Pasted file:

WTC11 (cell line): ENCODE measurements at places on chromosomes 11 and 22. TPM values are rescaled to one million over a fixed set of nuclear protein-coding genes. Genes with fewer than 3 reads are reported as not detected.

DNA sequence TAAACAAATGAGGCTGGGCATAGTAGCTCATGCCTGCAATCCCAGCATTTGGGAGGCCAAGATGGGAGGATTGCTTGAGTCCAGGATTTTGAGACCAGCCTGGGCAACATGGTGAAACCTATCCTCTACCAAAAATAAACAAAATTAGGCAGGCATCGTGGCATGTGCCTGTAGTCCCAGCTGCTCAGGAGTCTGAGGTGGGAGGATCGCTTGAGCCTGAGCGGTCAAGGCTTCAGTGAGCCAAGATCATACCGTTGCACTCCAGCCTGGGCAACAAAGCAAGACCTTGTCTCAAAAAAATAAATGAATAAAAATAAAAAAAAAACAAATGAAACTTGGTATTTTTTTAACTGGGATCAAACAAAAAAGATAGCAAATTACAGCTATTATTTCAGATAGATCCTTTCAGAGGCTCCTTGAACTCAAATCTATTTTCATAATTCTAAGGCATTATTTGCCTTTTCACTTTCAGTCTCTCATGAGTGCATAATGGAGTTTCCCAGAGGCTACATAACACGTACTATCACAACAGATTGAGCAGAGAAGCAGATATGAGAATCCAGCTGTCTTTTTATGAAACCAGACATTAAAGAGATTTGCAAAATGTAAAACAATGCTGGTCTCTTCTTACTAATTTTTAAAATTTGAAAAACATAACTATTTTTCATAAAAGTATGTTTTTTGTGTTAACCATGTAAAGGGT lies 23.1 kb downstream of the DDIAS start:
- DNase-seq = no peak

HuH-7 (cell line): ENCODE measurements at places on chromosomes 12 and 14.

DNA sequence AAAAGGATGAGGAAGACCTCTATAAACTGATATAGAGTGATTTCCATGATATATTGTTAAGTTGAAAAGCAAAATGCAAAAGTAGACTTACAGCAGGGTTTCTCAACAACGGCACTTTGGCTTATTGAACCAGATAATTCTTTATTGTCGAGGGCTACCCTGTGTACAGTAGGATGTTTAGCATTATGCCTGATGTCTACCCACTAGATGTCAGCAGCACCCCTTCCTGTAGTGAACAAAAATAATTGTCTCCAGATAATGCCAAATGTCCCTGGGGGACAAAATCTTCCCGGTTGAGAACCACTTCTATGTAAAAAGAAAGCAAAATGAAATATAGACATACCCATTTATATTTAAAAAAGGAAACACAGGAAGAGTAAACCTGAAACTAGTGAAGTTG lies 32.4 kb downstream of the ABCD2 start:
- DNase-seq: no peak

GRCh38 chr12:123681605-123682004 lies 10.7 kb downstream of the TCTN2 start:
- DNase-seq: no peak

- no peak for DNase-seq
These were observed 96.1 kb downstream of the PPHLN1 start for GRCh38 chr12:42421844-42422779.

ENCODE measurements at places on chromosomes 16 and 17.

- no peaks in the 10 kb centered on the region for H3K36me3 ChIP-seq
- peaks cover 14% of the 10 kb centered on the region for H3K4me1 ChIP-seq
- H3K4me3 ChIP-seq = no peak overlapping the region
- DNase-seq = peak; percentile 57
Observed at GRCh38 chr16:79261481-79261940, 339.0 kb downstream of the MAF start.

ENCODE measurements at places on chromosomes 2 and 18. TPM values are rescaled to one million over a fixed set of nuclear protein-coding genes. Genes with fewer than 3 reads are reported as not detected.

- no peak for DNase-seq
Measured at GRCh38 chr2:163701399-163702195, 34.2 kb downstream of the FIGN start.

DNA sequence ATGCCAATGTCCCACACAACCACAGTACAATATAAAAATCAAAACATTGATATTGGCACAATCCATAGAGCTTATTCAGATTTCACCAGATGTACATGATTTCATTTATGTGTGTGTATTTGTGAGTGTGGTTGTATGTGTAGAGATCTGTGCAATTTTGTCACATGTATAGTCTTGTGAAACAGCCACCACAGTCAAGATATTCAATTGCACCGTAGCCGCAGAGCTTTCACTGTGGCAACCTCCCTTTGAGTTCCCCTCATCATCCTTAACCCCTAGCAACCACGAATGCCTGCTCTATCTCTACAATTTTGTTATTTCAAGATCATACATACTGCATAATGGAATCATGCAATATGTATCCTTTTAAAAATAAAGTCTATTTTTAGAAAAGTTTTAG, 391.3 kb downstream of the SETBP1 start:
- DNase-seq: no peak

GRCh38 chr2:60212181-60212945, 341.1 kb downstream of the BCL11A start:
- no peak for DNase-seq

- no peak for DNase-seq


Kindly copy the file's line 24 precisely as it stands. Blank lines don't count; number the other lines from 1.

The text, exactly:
- no peak for DNase-seq